Religious Symbols in the Modern Age: Evaluating History’s Role in the Establishment Clause

A crisis exists in the jurisprudence of the Establishment Clause—a key component of the First Amendment that outlines the separation of church and state. The clause states that the government cannot establish an official religion or make any laws that favor either a particular religion, religion over non-religion, or non-religion over religion. [1] However, the religious influence in social and legal matters has been inescapable throughout American history, and this is something that the courts still must come to terms with today. 

Recently, this conflict has emerged in disputes over religious monuments that have been constructed on public lands. Some courts approach these cases with a particular focus on the religious messages that a monument may impart, while others look towards initial intent and historical basis to determine constitutionality. In June 2019, the Supreme Court reversed a decision made by the Fourth Circuit Court regarding the constitutionality of a forty-foot tall World War I memorial in the shape of a Latin cross, a prominent symbol of Christianity. In the case, The American Legion v. American Humanist Association, the plaintiff argued that the Peace Cross was constitutional due to its passive, rather than coercive, religious nature. The Fourth Circuit ruled against the cross after applying the Lemon Test, a popular three-pronged test derived from the Supreme Court case Lemon v. Kurtzman that tests for secularity. Using the Lemon Test, the Fourth Circuit found that the cross unduly endorsed Christianity and therefore must be removed from public grounds. However, the Supreme Court’s recent reversal justifies the Peace Cross’s continued existence on public lands by explicating its dual meaning as a historical symbol that honors the sacrifices of World War I soldiers rather than focusing on its religious symbolism.

Any religious symbol is inherently non-secular, but such a symbol can—in some cases—serve a dual purpose. While the Supreme Court has previously decided that a religious monument on public grounds can be constitutional due to its historical background, legal precedent does not account for the passage of time in another sense: American religion and society have been fundamentally shaped by cultural dynamics, pluralism, and nonbelief. [2][3] Interpretations of freedom of religion that fail to acknowledge the “post-Christian cultural milieu in which there has been a shift from an order” result in jurisprudence that is controversial and oftentimes contradictory. [4] Simultaneously, the freedom of expression lies in the courts’ ability to recognize the deep-rooted role that religion plays in American identity within its interpretation of the Establishment Clause and its deliberation on the constitutionality of religious symbols in public places. [5] Despite the fact that the Supreme Court ruled that the Peace Cross does not pose a threat to the values espoused in the Establishment Clause, any future precedent regarding history’s place in the interpretation of the Clause in future disputes poses the risk of neglecting the country’s pluralism and the First Amendment’s fundamental values of inclusivity and neutrality.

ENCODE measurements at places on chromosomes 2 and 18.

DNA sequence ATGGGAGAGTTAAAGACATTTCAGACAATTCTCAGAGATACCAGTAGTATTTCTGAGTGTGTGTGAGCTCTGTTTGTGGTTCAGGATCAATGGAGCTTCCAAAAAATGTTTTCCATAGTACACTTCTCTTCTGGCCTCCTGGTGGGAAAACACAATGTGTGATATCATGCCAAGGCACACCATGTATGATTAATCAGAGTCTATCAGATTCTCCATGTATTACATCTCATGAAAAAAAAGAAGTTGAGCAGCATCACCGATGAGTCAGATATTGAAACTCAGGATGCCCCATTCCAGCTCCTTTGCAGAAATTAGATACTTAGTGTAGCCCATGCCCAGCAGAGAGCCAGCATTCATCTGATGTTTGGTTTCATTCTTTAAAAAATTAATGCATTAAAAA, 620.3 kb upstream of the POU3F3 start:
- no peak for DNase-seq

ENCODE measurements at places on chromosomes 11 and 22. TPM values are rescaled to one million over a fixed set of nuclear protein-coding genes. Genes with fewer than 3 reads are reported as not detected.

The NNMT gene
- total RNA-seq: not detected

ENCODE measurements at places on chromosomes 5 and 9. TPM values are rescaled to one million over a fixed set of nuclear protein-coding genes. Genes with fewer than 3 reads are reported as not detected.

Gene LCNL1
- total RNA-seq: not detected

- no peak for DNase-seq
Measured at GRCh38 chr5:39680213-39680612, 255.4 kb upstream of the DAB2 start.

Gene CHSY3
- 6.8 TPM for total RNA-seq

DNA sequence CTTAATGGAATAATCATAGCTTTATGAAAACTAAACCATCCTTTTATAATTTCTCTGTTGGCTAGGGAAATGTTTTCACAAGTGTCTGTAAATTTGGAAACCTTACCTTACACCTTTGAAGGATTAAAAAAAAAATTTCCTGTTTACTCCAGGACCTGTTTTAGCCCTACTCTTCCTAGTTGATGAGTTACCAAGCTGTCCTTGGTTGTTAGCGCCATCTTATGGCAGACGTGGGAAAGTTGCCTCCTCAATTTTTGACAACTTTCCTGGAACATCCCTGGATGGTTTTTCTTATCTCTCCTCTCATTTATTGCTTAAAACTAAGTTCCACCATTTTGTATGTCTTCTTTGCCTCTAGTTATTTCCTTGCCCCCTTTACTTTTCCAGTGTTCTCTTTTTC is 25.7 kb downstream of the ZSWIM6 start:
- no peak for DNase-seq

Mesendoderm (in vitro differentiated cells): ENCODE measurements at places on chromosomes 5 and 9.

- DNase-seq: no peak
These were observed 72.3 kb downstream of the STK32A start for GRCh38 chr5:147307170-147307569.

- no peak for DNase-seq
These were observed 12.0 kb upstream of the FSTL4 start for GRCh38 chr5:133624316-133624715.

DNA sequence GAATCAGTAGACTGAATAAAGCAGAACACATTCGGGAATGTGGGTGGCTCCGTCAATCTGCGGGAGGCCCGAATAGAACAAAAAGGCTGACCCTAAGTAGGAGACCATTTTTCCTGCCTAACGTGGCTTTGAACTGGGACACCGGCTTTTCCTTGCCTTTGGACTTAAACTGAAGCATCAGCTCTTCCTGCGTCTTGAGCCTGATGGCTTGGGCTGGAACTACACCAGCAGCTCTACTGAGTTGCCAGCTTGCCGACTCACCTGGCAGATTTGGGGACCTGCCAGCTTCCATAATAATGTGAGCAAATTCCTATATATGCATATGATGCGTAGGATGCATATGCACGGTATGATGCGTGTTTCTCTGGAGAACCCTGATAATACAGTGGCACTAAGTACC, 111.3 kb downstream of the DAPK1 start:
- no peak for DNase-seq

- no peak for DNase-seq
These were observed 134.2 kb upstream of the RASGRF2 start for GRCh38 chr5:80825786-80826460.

The Fourth Circuit’s application of the Lemon Test in American Legion was denounced in the Supreme Court’s decision, which argued in favor of tests evaluating history and tradition in order to determine secularity, stating that the “passage of time gives rise to a strong presumption of constitutionality.” [6] The Lemon Test has previously been heavily criticized by several justices, including the late Justice Antonin Scalia in McCreary County v. Americal Civil Liberties Union of Ky., who commented on the test’s malleability and propensity to cause confusion in courts of law. [7][8] 

In American Legion, the Court contextualized the initial secular intent of the Peace Cross and derived the monument’s constitutionality through its lack of religious coercion. In addition, the Supreme Court’s decision does not necessarily ensure the existence of the cross; rather, it affirms its constitutionality but does not require the state to maintain the cross on public land. [9] Instead, the state wields the power to determine the fate of the Peace Cross. In light of this circumstance, the ruling made in American Legion refrains from explicitly favoring a specific religion, although it cannot be ignored that no other religion has a history comparable to that of Christianity in the United States.